Get ready for the recession, because, ready or not, here it comes!
Last year, investors were hitting the panic button over the inverted yield curve and the escalating trade war. Today, investor sentiment has taken a 180-degree turn, and that recession is apparently off the table, because of U.S.-China trade talk optimism, a few rate cuts, and some strong U.S. jobs numbers.
But don’t be fooled, because it’s times like these when it pays dividends to be fearful while others are greedy. As the markets look to move higher into the new year, I’d urge investors to be cautious and not double down on overly cyclical plays to maximize your profits in a potential market melt-up.
A recession could still be around the corner, and all it’ll take are a new round of tariffs on Chinese goods that’ll likely accompany retaliatory tariffs.
Sure, a “phase one” trade deal may be enough to make investors feel bullish again, but what good is a phase one deal if that’s the furthest it goes into the U.S. election? And what if Donald Trump loses his seat at the White House to a Democrat like Elizabeth Warren?
There’s still tremendous geopolitical uncertainty heading into 2020, and should worse come to worst, stocks could slide as quickly as they did in the latter part of 2018.
Now, I’m not forecasting a recession for 2020. Nobody knows when the next recession will be, nor when the markets will tank. What I am guaranteeing, though, is that Canadians who have undiversified TFSAs and that are fully invested in overly cyclical plays will take on “double damage” come the next significant downturn, whether it’s next year or three years from now.
The bull market is over 10 years old. If you’ve positioned your TFSA such that you didn’t even think about the possibility of a recession hitting, you could be in for a nasty surprise courtesy of the bear who always strikes when investors expect it least.
Consider a cyclical, capital-intensive play in Magna International (TSX:MG)(NYSE:MGA), a global automotive supplier that’s in the business of producing bodies, chassis, powertrains, and various other auto technologies. In an economic expansion, auto part makers like Magna could soar above and beyond the market indices, but the reverse is also true once the markets turn on their head.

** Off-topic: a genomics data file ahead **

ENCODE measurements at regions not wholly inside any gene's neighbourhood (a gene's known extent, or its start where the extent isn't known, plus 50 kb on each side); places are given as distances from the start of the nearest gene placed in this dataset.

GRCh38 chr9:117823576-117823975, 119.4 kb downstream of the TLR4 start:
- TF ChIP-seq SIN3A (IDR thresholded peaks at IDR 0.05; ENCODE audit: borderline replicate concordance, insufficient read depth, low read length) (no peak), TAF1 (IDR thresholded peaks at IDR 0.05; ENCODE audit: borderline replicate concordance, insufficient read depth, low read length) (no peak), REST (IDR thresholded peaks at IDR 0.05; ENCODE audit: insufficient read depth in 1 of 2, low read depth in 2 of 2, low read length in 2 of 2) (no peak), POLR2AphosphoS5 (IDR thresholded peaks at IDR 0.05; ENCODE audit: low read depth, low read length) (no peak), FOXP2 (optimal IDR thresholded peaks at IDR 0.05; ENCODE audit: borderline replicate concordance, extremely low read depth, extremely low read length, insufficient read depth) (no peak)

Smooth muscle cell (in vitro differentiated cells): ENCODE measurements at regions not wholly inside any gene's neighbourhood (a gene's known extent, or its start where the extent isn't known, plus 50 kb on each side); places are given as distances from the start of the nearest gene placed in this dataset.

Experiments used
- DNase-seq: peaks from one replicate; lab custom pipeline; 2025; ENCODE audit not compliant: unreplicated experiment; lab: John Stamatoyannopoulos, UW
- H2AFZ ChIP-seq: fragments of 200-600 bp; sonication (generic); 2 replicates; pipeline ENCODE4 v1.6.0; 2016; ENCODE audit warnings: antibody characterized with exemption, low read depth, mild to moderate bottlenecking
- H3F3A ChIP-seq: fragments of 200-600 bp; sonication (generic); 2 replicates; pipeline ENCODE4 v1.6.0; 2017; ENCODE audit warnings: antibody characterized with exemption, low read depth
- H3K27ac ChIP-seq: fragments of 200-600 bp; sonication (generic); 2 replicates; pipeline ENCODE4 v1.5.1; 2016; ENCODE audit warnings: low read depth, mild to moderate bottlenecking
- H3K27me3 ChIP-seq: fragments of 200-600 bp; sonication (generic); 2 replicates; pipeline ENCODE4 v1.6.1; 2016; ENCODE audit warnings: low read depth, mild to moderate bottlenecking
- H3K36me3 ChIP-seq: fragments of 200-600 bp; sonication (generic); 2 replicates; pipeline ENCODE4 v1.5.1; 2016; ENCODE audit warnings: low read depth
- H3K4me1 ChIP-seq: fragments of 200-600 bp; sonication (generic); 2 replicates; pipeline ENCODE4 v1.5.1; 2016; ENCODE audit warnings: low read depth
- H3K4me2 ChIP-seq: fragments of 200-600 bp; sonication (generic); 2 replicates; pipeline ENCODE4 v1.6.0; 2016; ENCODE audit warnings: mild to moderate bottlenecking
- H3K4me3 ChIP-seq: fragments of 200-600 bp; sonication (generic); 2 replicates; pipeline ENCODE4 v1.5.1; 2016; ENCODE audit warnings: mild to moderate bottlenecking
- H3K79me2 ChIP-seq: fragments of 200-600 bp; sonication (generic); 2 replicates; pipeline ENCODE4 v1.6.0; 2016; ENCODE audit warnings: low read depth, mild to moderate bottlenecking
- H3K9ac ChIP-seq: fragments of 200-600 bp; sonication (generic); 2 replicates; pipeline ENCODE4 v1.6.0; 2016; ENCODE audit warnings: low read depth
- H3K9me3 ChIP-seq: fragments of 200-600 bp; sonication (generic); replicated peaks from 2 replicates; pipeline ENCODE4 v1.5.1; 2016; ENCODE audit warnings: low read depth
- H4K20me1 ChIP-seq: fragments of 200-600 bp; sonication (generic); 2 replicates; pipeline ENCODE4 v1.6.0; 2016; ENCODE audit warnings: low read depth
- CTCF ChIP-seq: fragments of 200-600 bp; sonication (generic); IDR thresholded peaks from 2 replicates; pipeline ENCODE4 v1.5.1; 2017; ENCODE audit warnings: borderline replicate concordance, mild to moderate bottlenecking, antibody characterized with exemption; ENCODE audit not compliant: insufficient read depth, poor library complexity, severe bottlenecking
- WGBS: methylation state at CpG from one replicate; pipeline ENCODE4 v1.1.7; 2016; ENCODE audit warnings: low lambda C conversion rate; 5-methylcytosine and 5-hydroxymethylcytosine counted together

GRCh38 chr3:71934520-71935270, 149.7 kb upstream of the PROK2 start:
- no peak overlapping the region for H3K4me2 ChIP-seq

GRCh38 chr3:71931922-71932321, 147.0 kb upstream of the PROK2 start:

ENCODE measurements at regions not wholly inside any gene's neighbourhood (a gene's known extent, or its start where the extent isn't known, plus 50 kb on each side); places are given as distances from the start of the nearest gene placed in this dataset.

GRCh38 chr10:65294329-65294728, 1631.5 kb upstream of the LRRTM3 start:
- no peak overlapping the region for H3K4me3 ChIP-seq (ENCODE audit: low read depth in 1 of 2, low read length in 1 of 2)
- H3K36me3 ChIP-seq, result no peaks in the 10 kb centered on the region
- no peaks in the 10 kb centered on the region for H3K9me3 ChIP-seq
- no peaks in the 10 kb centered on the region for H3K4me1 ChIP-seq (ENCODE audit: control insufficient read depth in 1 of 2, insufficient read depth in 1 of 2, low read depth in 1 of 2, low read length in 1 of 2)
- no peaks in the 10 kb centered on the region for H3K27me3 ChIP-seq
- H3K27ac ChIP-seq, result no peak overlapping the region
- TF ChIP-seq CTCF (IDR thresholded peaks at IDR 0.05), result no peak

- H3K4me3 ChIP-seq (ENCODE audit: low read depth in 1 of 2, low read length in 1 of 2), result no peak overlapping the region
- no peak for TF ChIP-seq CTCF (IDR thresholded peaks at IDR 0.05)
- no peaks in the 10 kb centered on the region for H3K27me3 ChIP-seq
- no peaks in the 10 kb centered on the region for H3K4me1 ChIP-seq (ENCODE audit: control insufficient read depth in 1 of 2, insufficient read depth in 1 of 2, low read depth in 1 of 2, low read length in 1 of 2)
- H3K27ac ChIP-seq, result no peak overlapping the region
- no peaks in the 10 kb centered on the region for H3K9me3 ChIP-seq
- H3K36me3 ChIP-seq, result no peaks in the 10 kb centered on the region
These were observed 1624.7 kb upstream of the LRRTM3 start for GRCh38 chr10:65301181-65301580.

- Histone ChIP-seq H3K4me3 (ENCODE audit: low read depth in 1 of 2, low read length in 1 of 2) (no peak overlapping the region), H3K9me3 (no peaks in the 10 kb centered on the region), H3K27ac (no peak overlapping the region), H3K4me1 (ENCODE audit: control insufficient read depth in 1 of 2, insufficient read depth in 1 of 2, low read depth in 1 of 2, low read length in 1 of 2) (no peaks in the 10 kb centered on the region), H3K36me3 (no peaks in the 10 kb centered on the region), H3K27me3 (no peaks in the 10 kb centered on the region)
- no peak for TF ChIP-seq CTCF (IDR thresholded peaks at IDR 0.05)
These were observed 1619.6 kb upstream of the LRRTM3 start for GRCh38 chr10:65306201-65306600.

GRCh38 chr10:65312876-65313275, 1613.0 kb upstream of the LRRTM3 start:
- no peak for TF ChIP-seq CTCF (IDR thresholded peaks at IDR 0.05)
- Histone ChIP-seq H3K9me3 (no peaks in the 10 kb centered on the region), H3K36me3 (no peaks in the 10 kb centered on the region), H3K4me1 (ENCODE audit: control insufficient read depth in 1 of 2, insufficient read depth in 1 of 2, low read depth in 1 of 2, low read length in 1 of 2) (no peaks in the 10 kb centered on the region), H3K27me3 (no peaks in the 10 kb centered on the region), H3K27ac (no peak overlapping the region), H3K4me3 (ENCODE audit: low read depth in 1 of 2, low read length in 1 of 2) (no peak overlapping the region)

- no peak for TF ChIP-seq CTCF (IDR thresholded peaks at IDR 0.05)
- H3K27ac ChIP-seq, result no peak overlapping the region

Auto sales dry up when times get tough, and this tends to cause auto-related firms to fall into severe downturns with prolonged recovery periods. Magna collapsed 75% from peak to trough during the 2007-08 Financial Crisis after treading water for years before the economy’s meltdown.
While most other stocks halved, Magna halved twice, taking almost two decades for the stock to sustain new all-time highs. When the stock did rocket higher, it resulted in massive multi-bagger gains, but only for those who bought the stock while the economy was in the roughest condition.
At the time of writing, Magna stock trades at 10 times trailing earnings, with a 2.7% dividend yield.
When it comes to long-term investing. Defence wins championships. So, don’t go all-in on the offensive, because by doing so, you could be one of the investors left holding the bag when the next round of capitulation finally happens.
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This article represents the opinion of the writer, who may disagree with the “official” recommendation position of a Motley Fool premium service or advisor. We’re Motley! Questioning an investing thesis — even one of our own — helps us all think critically about investing and make decisions that help us become smarter, happier, and richer, so we sometimes publish articles that may not be in line with recommendations, rankings or other content.
Fool contributor Joey Frenette has no position in any of the stocks mentioned. The Motley Fool recommends Magna Int’l.